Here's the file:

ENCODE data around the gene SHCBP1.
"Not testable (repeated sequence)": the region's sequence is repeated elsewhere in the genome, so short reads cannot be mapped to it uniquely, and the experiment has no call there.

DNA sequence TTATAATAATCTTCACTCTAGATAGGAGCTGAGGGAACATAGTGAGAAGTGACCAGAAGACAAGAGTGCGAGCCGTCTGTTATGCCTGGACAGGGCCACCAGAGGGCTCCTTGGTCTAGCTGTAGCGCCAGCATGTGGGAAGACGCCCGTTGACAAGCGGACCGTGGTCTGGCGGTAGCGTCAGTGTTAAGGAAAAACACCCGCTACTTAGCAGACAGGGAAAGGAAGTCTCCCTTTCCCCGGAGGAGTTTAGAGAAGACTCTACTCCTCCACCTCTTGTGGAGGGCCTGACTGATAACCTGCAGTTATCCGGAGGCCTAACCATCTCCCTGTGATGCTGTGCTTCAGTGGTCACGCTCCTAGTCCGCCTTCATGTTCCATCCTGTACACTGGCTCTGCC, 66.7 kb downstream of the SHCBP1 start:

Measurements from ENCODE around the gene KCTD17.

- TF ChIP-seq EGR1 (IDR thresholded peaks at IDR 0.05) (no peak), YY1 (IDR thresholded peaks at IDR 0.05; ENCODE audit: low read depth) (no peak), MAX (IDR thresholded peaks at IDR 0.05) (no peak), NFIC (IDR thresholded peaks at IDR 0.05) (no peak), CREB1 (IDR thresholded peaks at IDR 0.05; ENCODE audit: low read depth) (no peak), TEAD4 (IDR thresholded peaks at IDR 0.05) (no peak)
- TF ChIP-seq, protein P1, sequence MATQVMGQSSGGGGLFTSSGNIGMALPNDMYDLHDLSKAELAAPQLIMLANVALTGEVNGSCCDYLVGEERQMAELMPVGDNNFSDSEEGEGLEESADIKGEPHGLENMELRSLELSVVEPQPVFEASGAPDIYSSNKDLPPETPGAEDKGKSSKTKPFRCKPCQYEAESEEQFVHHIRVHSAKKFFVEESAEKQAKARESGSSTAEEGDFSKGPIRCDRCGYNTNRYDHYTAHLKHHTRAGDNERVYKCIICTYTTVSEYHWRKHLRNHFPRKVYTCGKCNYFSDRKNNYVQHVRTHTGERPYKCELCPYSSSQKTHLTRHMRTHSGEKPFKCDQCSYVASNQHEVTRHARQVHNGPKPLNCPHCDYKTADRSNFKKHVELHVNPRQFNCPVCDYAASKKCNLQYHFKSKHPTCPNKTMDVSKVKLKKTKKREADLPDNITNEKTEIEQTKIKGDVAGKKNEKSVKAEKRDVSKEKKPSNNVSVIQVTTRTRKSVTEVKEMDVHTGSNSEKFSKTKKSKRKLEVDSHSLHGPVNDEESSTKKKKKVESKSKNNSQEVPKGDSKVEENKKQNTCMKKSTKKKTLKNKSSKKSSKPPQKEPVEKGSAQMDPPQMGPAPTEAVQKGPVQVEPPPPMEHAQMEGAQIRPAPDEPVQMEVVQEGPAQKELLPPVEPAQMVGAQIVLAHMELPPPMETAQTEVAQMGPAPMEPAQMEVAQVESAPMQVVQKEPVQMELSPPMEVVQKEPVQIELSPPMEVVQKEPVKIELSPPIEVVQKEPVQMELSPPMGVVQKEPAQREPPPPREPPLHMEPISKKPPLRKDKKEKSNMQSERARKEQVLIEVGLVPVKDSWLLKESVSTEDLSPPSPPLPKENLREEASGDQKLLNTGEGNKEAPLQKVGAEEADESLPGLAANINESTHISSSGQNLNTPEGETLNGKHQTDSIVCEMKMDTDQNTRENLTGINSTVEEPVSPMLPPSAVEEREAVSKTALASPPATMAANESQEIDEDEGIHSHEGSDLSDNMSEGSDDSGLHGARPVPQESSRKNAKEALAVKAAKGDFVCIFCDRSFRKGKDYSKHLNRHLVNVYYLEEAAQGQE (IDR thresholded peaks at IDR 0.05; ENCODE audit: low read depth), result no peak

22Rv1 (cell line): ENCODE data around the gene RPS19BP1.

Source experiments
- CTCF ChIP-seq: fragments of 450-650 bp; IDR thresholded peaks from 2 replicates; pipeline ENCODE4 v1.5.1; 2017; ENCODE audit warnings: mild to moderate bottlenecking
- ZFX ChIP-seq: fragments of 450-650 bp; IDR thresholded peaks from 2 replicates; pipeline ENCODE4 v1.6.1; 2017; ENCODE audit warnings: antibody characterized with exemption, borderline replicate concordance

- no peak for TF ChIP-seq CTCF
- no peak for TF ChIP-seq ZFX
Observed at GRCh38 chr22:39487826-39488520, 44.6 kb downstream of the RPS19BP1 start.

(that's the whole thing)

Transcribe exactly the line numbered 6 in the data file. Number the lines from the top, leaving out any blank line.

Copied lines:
- TF ChIP-seq, protein P1, sequence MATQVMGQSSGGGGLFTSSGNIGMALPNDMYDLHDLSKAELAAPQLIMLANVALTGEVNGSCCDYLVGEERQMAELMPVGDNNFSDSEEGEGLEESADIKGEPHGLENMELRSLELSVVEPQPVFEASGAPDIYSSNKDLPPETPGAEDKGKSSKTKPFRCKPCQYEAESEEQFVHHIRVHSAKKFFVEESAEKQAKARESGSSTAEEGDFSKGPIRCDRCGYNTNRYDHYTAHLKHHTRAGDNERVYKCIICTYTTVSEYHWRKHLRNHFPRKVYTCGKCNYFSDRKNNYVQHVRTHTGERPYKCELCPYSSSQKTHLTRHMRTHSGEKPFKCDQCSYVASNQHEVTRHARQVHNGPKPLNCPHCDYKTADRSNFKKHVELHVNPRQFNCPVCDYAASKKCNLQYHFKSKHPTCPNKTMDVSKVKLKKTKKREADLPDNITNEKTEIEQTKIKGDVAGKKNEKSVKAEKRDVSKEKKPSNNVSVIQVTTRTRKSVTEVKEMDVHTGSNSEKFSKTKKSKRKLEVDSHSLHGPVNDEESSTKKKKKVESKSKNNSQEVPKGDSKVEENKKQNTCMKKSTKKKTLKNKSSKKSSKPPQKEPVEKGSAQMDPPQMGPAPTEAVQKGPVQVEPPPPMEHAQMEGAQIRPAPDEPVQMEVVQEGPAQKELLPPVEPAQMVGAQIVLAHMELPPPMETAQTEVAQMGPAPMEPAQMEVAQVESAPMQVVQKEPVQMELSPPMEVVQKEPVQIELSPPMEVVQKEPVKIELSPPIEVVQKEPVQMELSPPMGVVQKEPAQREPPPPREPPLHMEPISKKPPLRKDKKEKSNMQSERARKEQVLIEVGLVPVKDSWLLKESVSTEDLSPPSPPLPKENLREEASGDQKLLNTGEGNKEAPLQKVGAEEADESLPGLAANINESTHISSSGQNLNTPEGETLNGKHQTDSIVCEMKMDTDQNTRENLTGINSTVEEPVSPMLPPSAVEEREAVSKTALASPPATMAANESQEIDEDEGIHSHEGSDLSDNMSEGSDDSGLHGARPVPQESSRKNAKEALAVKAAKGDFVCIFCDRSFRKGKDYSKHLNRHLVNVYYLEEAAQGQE (IDR thresholded peaks at IDR 0.05; ENCODE audit: low read depth), result no peak